I will finish by just saying this....I don't blame the orphanage staff for the sad conditions in Chase's orphanage. These are mainly people who grew up under Communism with no faith in God. Chase and the other children suffer not because Bulgaria is a poor country or because it is a largely Godless society. They suffer with not having enough to eat, not having enough money to turn the heat on sometimes in the winter, not having clothes and shoes that fit them properly, being considered outcasts in the public schools, being teased for not having any parents, not knowing what "I love you" means, not having the warmth and security of a family because .......CHRISTIANS do not take these children into their homes and make them a part of their families. Yes I know it's expensive. Yes, I know most of us don't have an extra $25,000 lying around. But ask yourself this....what if if were your own child that was lost and living in an orphanage and the only way you could get them back was to come up with $25,000. Do you think you could do it then? For sure you doubt. If you've never adopted please think about this..........these children are just as precious and loved by God as your own. And we cannot abandon them. To do so is to do it to Jesus himself. Lord Jesus I thank you for breaking our hearts for what breaks yours. I thank you profusely for giving us this honor of bringing three of these precious ones home. And I pray that through the work you're doing in our lives many many many more children will find homes with your own adopted sons and daughters. Amen.

If you would like to help us bring these boys home, you can make a tax deductible donation HERE

Wednesday, December 12, 2012

Our First Visit with "Chase"

I have to write this quickly so forgive me if my thoughts are a little scattered—I’ll write more details another day when there is time. This morning we said goodbye to “Tyler.” It wasn’t an extremely sad time though because we got to go out on a little shopping excursion with his teacher and our facilitator, Deliana. First we got his passport picture taken, then bought him some shoes, then some treats and toys for him and the other children in his group. He was so excited with the things that we left him that the parting wasn’t sad for him. We left him with a book showing all about our home and family, and our facilitator translated it into Bulgarian so his teacher will read it to him and keep reminding him that we will be back to get him after winter.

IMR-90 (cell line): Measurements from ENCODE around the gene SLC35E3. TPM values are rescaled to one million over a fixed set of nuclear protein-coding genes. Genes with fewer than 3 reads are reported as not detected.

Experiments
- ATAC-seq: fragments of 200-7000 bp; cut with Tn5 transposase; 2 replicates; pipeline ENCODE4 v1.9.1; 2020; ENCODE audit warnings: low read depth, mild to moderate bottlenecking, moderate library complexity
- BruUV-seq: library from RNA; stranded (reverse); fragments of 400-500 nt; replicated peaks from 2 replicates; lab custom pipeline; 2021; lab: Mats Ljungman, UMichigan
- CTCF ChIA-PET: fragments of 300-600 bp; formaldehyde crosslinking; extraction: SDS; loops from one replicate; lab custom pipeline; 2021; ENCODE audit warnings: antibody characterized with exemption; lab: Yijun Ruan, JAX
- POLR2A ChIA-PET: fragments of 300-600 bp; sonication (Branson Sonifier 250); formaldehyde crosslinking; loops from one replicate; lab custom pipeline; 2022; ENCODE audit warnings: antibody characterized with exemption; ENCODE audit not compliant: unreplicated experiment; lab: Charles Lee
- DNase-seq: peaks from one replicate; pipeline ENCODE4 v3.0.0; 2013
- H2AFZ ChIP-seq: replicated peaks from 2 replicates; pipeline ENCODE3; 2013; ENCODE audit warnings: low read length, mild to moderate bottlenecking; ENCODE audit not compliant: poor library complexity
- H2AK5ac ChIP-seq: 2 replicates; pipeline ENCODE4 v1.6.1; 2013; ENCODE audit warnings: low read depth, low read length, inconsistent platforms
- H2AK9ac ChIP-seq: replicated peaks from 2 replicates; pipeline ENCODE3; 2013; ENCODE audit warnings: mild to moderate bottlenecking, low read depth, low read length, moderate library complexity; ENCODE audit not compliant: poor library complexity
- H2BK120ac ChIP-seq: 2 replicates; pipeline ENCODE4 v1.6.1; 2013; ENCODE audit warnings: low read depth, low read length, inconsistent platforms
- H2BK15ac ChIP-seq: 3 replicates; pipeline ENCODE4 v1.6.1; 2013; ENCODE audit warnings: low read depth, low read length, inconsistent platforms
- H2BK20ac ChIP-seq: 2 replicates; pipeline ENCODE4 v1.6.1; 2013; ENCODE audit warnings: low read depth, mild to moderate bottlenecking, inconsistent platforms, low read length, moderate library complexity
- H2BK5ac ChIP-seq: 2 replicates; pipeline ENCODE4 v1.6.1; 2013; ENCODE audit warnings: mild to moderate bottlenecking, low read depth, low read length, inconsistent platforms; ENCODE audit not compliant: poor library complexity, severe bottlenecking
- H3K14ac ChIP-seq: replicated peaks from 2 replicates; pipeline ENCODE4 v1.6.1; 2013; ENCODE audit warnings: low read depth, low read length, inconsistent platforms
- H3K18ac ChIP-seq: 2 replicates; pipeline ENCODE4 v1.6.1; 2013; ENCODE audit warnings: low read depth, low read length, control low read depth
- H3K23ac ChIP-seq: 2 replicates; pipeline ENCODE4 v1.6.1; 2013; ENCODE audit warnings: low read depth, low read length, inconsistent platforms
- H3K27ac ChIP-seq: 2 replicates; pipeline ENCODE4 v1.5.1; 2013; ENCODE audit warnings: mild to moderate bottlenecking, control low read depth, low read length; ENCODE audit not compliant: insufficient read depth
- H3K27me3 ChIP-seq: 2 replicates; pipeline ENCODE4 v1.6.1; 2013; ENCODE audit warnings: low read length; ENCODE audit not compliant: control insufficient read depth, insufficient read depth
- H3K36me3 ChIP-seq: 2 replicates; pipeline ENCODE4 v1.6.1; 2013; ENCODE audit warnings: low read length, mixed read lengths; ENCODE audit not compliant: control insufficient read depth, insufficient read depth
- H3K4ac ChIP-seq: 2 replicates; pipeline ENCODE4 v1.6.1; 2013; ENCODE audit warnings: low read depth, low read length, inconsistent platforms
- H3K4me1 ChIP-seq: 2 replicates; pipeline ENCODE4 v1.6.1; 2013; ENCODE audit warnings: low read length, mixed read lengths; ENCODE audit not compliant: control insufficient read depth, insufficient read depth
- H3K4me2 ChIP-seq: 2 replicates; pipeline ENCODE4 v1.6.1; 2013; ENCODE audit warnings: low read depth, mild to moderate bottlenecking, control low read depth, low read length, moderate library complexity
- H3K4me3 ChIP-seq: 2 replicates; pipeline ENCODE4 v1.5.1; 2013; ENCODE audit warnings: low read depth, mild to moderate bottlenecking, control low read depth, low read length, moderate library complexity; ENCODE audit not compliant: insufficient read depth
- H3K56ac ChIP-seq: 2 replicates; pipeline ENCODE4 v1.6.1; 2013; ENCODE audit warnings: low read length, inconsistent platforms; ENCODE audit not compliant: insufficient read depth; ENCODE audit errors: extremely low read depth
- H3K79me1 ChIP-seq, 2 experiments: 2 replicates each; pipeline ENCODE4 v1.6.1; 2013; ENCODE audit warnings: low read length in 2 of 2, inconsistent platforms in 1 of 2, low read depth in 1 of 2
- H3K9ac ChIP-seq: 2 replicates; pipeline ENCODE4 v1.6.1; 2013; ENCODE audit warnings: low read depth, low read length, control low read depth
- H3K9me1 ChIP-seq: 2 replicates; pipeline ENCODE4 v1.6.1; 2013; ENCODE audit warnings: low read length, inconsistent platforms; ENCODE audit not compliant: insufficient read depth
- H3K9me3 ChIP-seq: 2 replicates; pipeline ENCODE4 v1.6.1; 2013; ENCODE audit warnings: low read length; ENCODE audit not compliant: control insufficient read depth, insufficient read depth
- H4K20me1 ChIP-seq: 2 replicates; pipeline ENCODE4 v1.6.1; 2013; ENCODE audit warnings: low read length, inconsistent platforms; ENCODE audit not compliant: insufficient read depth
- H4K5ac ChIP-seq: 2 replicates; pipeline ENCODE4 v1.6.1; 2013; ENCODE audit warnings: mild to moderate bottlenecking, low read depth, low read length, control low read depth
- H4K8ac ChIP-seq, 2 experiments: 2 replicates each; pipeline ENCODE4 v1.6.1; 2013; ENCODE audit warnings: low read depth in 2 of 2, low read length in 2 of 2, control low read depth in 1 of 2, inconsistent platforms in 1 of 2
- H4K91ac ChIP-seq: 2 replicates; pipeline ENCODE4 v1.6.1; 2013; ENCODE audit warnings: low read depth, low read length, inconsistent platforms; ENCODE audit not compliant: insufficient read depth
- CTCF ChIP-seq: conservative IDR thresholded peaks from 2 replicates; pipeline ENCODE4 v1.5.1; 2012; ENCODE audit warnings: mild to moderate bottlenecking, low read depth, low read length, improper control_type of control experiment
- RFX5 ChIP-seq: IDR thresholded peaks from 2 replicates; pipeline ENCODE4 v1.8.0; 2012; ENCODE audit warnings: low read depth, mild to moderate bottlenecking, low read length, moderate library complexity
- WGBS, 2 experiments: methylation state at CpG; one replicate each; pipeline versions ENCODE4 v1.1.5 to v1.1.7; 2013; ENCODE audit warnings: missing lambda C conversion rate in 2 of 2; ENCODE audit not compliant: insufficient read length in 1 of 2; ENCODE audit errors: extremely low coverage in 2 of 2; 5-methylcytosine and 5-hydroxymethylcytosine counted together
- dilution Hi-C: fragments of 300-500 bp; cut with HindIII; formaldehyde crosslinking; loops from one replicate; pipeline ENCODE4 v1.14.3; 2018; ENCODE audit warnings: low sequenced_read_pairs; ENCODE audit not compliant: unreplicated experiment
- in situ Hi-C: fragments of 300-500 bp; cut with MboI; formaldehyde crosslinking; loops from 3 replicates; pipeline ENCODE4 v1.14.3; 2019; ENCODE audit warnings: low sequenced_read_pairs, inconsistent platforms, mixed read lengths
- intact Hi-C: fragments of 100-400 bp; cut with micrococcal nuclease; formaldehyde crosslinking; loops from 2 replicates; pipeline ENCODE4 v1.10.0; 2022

After our visit, we drove three hours to meet nine-year-old “Chase.” To say that I’ve felt like crying for him all night is an understatement. First the good…..He was waiting for us all day today and was very excited to be getting visitors. When they brought him in, he locked his eyes with mine and didn’t move his gaze. He politely greeted us in his language and then asked me where I was from (all this through a translator of course). I told him I was from America and his eyes got bigger and he exclaimed, “I never met anyone from America!” Then he asked my name, how old I was, etc. etc. Needless to say, he was not shy. From the videos we have of him we expected him to be extremely shy and limited in vocabulary. But he spoke very fluently and confidently. We explained that we are just learning Bulgarian and that Deliana will help us understand each other, but we also tried out phrases we were practicing, such as “What do you like to play?” “What do you like to eat?” etc.  At first he did not understand us at all but then i think he understood that we were speaking with an accent and he was able to answer our questions.